Oct 18 – 22, 2010
INFN - Sezione di Trieste
Europe/Rome timezone


Scintillator Counters

Oct 21, 2010, 11:30 AM
INFN - Sezione di Trieste

INFN - Sezione di Trieste

Padriciano 99 I - 34149 Trieste


Inorganic scintillators for the detection of ionizing radiation

The lecture starts with an overview of the operation principle of inorganic scintillators. This part comprises; 1) the interaction phase where ionizing particles produce a large number of free charge carriers in the scintillation crystal. 2) The transport phase where charge carriers are transported to luminescence centers. 3) The luminescence phase leading to emission of the scintillation flash. Here the properties of important luminescence ions like the lanthanides Ce3+, Pr3+, Eu2+, and the s2-elements Tl+, Pb2+, Bi3+ will be discussed. In the next part, the physical and technological aspects that determine the scintillation light yield, scintillation speed, and how that all affects energy resolution and timing resolution of scintillation detection systems are addressed. What are the fundamental limits and have those been reached by modern day scintillators? The theory and models on scintillators will be illustrated by presenting and discussing the properties of well known and widely applied scintillators like e.g. NaI:Tl, CsI:Tl, Lu2SiO5:Ce, BaF2, PbWO4, LaCl3:Ce, LaBr3:Ce. The ideal scintillator does not exist. Some scintillators excel in energy resolution and others in detection efficiency or scintillation speed. One therefore should always find an optimal compromise between detector demands, available scintillators, and price. The final part of the lecture is on the application of scintillators and its requirements.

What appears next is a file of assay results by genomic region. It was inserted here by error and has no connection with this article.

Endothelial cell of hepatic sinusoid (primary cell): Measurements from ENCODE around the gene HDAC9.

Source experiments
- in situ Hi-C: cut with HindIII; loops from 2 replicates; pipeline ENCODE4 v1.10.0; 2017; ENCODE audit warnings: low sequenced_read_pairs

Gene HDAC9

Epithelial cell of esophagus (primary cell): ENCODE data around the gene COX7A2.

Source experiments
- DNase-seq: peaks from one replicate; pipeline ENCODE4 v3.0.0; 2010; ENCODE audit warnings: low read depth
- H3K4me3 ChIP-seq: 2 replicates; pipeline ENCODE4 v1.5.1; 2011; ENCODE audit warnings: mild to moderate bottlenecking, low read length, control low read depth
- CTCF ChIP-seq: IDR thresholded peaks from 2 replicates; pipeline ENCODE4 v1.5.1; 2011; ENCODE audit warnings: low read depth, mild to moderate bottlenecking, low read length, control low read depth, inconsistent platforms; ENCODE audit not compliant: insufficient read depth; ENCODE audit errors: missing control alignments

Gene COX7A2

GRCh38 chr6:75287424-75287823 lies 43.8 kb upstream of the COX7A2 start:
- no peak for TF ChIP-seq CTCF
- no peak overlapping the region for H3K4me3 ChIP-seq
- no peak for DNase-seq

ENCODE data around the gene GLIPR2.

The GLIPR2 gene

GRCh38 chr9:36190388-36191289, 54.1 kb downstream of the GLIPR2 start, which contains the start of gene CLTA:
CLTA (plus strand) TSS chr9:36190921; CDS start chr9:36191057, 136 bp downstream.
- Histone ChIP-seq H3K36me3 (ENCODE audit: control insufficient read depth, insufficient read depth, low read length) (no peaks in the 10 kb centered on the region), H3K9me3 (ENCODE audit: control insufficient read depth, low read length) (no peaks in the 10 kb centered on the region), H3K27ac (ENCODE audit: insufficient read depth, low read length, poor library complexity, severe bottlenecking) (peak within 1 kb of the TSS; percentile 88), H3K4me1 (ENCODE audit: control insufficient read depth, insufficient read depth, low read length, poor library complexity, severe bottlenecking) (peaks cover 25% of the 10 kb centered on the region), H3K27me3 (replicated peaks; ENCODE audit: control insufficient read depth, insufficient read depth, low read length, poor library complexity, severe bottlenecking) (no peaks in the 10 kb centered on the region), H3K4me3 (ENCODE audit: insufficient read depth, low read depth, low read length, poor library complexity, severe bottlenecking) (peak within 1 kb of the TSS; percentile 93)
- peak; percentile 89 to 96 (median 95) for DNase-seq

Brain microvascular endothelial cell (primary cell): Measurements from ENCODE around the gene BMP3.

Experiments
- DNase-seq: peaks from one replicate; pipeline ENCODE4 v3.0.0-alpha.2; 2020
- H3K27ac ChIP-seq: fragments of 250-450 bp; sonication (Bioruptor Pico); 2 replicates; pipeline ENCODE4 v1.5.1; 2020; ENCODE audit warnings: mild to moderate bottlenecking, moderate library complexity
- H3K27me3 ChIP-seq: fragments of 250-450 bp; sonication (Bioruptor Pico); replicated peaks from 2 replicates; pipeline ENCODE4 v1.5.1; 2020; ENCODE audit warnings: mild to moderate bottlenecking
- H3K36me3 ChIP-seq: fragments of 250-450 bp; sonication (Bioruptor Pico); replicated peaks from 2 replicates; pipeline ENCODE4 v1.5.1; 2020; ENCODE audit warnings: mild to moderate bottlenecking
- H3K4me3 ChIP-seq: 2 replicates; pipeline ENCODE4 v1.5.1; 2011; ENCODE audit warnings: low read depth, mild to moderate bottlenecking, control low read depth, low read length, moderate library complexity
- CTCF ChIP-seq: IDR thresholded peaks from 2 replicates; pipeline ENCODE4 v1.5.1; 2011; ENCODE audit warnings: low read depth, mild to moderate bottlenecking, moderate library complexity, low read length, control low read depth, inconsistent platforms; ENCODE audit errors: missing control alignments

Curriculum Vitae Prof. Pieter Dorenbos

After his PhD on ionic conductivity in alkaline earth fluorides at the University of Groningen in The Netherlands, he started in 1988 as assistant professor at the Technical University of Delft to develop new scintillator materials for the detection of ionizing radiation. That research topic evolved into a wider field of luminescence materials research. In 2008 Pieter Dorenbos was appointed full professor in Luminescence Materials at the Technical University of Delft where he is now heading the Luminescence Materials Research program. He (co-) authored about 270 peer reviewed journal papers and is inventor of eight patented scintillators. Most important discovery relates to LaBr3:Ce3+, a scintillator that combines record low energy resolution with very fast scintillation response time. His main interests are; 1) scintillation mechanisms and related charge carrier migration and trapping phenomena in the solid state, and 2) the chemistry and physics associated with lanthanide impurity luminescence in inorganic compounds. Dorenbos has developed models that successfully predict the position of the ground and excited states of lanthanide ions in inorganic compounds. The expertise and laboratory infrastructure is directed towards developing new scintillators for radiation detection, new phosphors for lighting, display or solar conversion applications, new charge carrier storage materials for dosimetry and persistent luminescence, improving models for dating sediments, and studying phase switching processes in pure lanthanide compounds.

Presentation materials

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